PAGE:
A former Minneapolis police sergeant who was initially called to the scene to review the use of force during George Floyd’s arrest told jurors on Thursday that former police officer Derek Chauvin could have let him up much sooner, once he stopped resisting arrest.
Assessing whether Mr Chauvin’s use of force was reasonable, and whether he carried out his duty to provide timely medical care for a person in his custody, are among the central questions in his murder trial.
He is on trial for second-degree murder, third-degree murder and manslaughter for his role in the fatal arrest of the unarmed Black man on 25 May, 2020. Three other former officers will go on trial later this year.
“When Mr Floyd was no longer offering up any resistance to the officers, they could’ve ended their restraint,” retired officer David Pleoger, who reviewed the arrest, testified on Thursday.
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According to audio played for the court on Thursday, Mr Chauvin called Mr Pleoger, his supervisor, to report the use of force.
“We just had to hold a guy down,” Mr Chauvin tells him on the call. “He was going crazy.”
They restrained Mr Floyd for more than seven minutes after they called an ambulance to the scene on high-alert and continued to press him face-first to the pavement as paramedics arrived and checked his vitals, only moving once he was loaded onto a stretcher.
Derek Smith, one of the medics, testified on Thursday that he found Mr Floyd without a pulse and believed him to be already dead by the time he got there, and didn’t believe officers had given him any medical aid.
“In lay terms, I thought he was dead,” Mr Smith, a Hennepin County paramedic, told the jury. “When I arrived to the scene there were no medical services being provided to the patient,” he added.
Mr Pleoger, the retired sergeant, described the many factors which go into the Minneapolis Police Department (MPD)’s use of force policy, where officers are trained to use a “critical thinking model” and adjust their tactics with new information as an arrest unfolds. This can include whether the scene of the arrest is secure from bystander interference and the state of a suspect’s health.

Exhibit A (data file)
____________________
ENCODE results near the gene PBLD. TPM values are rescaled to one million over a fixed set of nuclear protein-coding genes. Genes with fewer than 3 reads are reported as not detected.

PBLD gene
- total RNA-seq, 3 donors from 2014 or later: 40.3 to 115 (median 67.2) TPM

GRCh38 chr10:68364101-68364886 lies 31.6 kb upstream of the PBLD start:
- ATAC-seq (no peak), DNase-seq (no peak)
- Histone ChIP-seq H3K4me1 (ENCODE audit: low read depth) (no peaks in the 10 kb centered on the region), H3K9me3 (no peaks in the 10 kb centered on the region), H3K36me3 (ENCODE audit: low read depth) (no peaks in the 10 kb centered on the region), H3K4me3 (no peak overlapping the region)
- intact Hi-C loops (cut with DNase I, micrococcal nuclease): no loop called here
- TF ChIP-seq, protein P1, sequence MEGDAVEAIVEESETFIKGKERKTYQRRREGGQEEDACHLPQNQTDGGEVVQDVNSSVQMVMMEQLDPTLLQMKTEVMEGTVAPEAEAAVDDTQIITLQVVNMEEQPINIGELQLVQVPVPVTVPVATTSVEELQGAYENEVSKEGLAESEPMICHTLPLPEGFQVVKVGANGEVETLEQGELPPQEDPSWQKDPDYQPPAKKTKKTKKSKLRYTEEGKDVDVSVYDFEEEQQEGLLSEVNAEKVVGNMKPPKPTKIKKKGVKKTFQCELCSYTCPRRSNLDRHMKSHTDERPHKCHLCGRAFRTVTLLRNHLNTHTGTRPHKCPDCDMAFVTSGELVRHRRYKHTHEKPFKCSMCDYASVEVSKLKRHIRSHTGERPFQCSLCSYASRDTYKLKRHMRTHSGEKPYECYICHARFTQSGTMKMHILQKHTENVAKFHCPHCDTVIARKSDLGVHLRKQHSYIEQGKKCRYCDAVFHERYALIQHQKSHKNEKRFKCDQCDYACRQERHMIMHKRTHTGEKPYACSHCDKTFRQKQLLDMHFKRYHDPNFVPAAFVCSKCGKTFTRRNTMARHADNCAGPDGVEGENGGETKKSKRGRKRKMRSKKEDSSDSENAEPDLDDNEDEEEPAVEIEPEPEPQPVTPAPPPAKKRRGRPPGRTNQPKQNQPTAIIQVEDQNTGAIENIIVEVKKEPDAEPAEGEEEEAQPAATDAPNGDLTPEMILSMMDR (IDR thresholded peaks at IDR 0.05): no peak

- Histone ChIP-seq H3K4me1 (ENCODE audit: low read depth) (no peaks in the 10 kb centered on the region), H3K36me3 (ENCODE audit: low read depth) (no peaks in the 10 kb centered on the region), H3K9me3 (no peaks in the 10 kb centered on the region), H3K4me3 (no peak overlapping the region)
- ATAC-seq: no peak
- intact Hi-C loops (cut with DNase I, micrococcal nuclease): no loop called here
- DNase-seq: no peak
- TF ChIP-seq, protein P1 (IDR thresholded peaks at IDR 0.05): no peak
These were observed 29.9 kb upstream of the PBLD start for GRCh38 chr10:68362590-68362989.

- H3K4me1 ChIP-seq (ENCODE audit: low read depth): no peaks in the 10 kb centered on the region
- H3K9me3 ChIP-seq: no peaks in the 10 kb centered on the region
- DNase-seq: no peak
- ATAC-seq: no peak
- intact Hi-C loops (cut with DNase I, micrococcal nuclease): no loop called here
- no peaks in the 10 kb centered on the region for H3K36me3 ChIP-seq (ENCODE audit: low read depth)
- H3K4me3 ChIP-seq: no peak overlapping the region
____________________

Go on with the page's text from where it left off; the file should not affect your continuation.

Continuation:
The former sergeant agreed with a question from defence attorney Eric Nelson that there are times when officers need to do “very violent things” as part of a “dangerous job”. Sometimes, Mr Pleoger said, a knee on the neck can be considered a “reasonable” use of police force to subdue someone “until you get control of the party.”
He also walked the court through other aspects of the use of force policy, such as how it is balanced with officers’ obligations to render medical care. MPD policy, for instance, requires officers to give medical aid when possible after calling for an ambulance.
Officers are also trained with information about the so-called “recovery position”, Mr Pleoger continued, a sideways prone position that allows people in custody to breathe more easily, and positional asphyxia, when someone’s body position prevents them from getting enough air.
According to police body camera footage, Mr Floyd told officers 27 times that he couldn’t breathe and asked to be let up, but was kept on the ground.
Officers are also required under department policy to call a supervisor on the scene for an initial review when force is used, such as handcuffs, injury to a person in custody, or an officer’s gun is drawn — all of which took place during Mr Floyd’s arrest.
A 911 dispatcher named Jena Scurry was the first to call Mr Pleoger onto the scene for a force review after watching the arrest play out on a city security camera feed.
“My instincts were telling me something is wrong, something is not right. I don’t know what, but something was not right,” she said on Monday. “It was an extended period of time.”
Thursday’s proceedings also delved into the other main question of the trial: what actually caused George Floyd’s death. The defence has argued that pre-existing medical conditions and drugs in Mr Floyd’s system during his arrest, rather than the knee on his neck, caused his death.
Courteney Ross, Mr Floyd’s girlfriend, explained how he struggled with drugs and was once hospitalised for an overdose. “Floyd and I both suffered with an opioid addiction,” she told the court. “We both suffered from chronic pain. Mine was in my neck and his was in his back. We both had prescriptions. After prescriptions that were filled, we got addicted and tried really hard to break that addiction many times.”
A county autopsy of Mr Floyd after his death listed heart disease, fentanyl intoxication, and recent methamphetamine use as “significant conditions”, but deemed his passing a homicide.
Previous parts of the trial have also delved into the medical questions surrounding Mr Floyd’s death and whether they were preventable.
Earlier in the week, witnesses testified about how a crowd of bystanders pleaded with officers to check Mr Floyd’s pulse and offer him first aid. Genevieve Hansen, an off-duty Minneapolis firefighter, called 911 as she watched the arrest. She told the court on Tuesday she was “desperate” to help but “the officers did not let me into the scene.”
“There was a man being killed, and had I had access to a call similar to that I would have been able to provide medical attention to the best of my abilities and this human was denied that right,” Ms Hansen told the jury.
At the beginning of the trial, prosecutors said Mr Chauvin reached for his can of Mace spray when Ms Hansen came over to try and offer first aid to Mr Floyd.
“She wanted to check on his pulse, check on Mr. Floyd’s well-being,” prosecutor Jerry Blackwell said on Monday in his opening arguments. “She did her best to intervene. When she approached Mr Chauvin … Mr Chauvin reached for his Mace and pointed it in her direction. She couldn’t help.”
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